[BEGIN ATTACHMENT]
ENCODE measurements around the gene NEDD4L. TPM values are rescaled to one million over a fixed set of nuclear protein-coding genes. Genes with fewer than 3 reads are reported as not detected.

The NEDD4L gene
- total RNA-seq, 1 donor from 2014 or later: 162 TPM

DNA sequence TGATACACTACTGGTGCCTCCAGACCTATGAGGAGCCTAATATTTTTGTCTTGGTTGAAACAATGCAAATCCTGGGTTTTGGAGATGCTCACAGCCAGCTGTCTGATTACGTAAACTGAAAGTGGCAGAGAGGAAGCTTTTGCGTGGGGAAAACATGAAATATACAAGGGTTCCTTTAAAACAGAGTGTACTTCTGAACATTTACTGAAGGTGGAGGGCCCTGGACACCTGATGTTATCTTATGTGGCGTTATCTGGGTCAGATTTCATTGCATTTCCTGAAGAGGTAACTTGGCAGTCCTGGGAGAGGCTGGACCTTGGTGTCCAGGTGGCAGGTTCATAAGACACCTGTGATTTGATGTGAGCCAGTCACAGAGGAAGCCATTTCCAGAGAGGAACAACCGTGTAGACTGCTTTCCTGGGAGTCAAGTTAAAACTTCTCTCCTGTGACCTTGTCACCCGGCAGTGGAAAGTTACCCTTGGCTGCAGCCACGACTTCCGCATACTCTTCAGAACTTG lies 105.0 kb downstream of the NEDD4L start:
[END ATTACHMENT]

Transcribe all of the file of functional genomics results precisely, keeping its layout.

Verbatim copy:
ENCODE measurements around the gene NEDD4L. TPM values are rescaled to one million over a fixed set of nuclear protein-coding genes. Genes with fewer than 3 reads are reported as not detected.

The NEDD4L gene
- total RNA-seq, 1 donor from 2014 or later: 162 TPM

DNA sequence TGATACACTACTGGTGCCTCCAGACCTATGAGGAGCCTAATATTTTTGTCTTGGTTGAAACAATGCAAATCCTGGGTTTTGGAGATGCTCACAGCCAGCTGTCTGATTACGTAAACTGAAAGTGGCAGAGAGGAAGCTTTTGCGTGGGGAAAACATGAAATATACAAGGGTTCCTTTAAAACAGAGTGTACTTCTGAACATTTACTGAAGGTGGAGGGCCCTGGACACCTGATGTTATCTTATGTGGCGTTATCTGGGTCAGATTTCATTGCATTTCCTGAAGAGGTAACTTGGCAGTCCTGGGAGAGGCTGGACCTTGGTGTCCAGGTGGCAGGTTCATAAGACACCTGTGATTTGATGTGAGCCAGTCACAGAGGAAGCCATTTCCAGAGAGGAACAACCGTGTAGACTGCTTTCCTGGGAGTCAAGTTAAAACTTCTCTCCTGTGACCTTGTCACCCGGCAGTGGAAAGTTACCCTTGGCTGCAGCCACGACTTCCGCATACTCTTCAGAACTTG lies 105.0 kb downstream of the NEDD4L start: